Before you begin using a medication, be sure to inform your doctor of any medical conditions or allergies you may have, any medications you are taking, whether you are pregnant or breast-feeding, and any other significant facts about your health. These factors may affect how you should use this medication.
Cancer and immunosuppression: Hepatitis A vaccine may not be as effective if you have cancer, if you are receiving immunosuppressive therapy (e.g., some medications used to treat cancer or for transplant recipients), or if you are immunocompromised (i.e., your immune system does not work properly).
Immunization record: Make sure any new doctors know that you have had this vaccination so that they can put this information in your immunization record.
Infection and fever: If you have an infection or fever, your doctor may recommend that you wait until you are better before receiving the hepatitis A vaccine.
Neomycin allergy: The vaccine may contain trace amounts of neomycin and thus may cause an allergic reaction in people who are allergic to neomycin.
Vaccine protection: As with any vaccine, this vaccine may not result in total protection from hepatitis A and may not prevent hepatitis A for people who are infected with the virus at the time of vaccination.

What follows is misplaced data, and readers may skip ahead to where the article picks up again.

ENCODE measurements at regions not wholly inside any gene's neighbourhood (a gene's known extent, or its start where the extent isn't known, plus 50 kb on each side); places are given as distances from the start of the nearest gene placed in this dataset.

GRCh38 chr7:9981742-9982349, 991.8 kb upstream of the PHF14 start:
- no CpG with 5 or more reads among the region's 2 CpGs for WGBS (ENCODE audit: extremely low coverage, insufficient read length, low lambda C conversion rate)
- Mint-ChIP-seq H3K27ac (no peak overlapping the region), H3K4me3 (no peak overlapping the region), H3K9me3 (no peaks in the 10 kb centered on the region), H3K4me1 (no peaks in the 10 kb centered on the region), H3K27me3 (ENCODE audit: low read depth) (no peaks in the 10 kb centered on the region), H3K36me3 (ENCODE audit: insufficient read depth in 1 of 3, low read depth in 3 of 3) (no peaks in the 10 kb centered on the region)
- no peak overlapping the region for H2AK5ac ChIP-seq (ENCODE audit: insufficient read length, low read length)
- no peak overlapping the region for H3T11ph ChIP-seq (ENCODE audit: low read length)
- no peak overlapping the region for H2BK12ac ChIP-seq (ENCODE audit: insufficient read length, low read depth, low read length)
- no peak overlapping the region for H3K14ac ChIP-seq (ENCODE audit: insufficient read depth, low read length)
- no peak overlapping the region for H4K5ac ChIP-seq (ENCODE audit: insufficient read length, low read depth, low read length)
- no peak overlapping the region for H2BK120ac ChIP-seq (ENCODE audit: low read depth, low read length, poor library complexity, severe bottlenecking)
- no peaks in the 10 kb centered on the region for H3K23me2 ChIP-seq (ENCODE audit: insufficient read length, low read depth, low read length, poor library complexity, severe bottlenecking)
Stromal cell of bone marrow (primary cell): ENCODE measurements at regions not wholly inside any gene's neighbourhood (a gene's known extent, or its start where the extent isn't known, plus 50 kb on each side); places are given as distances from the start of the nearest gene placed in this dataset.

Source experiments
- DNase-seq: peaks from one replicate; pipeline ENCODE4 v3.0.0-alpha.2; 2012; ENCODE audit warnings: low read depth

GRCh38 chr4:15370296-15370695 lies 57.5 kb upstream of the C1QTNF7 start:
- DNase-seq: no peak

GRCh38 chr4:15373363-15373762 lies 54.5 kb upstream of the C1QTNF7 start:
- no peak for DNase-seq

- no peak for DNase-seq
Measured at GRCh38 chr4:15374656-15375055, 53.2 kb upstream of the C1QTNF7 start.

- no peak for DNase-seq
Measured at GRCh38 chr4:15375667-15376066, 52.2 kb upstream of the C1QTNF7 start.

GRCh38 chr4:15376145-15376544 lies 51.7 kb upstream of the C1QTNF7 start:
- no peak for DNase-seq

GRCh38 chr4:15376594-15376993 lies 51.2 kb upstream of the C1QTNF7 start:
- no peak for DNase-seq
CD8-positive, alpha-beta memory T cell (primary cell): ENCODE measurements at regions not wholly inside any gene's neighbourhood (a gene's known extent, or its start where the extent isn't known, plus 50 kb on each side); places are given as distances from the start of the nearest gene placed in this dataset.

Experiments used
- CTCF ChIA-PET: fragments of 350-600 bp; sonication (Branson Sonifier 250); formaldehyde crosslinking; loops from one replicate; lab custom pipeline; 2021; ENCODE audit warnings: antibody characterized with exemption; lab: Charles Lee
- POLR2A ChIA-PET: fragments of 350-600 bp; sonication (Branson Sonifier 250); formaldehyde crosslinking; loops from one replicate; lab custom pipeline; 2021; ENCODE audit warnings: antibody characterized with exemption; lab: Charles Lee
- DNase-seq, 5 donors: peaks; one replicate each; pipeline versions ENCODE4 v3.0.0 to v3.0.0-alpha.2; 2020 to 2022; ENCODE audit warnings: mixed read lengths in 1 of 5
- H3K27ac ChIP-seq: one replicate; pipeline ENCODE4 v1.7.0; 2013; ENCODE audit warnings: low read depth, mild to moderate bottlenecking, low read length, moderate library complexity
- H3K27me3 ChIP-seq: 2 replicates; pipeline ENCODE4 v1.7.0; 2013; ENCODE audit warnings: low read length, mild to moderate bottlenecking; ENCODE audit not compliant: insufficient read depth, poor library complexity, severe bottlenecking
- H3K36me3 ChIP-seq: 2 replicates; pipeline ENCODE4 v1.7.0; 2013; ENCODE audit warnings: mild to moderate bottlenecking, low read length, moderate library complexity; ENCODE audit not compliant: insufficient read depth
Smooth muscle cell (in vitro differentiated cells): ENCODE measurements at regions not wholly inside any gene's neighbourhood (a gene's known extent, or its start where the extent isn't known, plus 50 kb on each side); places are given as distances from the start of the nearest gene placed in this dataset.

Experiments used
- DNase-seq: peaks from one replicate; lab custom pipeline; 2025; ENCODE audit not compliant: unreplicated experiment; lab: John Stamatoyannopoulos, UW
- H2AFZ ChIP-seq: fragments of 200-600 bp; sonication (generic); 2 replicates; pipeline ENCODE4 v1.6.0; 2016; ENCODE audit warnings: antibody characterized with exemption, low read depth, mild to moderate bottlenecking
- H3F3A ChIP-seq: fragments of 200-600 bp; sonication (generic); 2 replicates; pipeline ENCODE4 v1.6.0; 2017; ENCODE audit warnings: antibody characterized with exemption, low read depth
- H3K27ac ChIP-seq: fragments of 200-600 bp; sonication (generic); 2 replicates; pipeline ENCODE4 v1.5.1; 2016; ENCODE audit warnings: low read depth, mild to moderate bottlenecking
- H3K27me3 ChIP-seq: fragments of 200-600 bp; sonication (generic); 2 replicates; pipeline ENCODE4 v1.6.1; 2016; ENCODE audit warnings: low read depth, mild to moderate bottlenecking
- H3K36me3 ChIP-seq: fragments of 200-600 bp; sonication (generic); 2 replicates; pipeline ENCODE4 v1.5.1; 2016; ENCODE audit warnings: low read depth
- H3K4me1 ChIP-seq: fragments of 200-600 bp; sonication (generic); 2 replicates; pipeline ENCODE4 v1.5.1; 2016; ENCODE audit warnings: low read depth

Pregnancy: This vaccine should not be used during pregnancy unless the benefits outweigh the risks. If you become pregnant while taking this medication, contact your doctor immediately.
Breast-feeding: It is not known if the vaccine passes into breast milk. If you are a breast-feeding mother and are plan to receive this vaccine, it may affect your baby. Talk to your doctor about whether you should continue breast-feeding.
Children: The safety and effectiveness of using this medication have not been established for children below the minimum age stated above.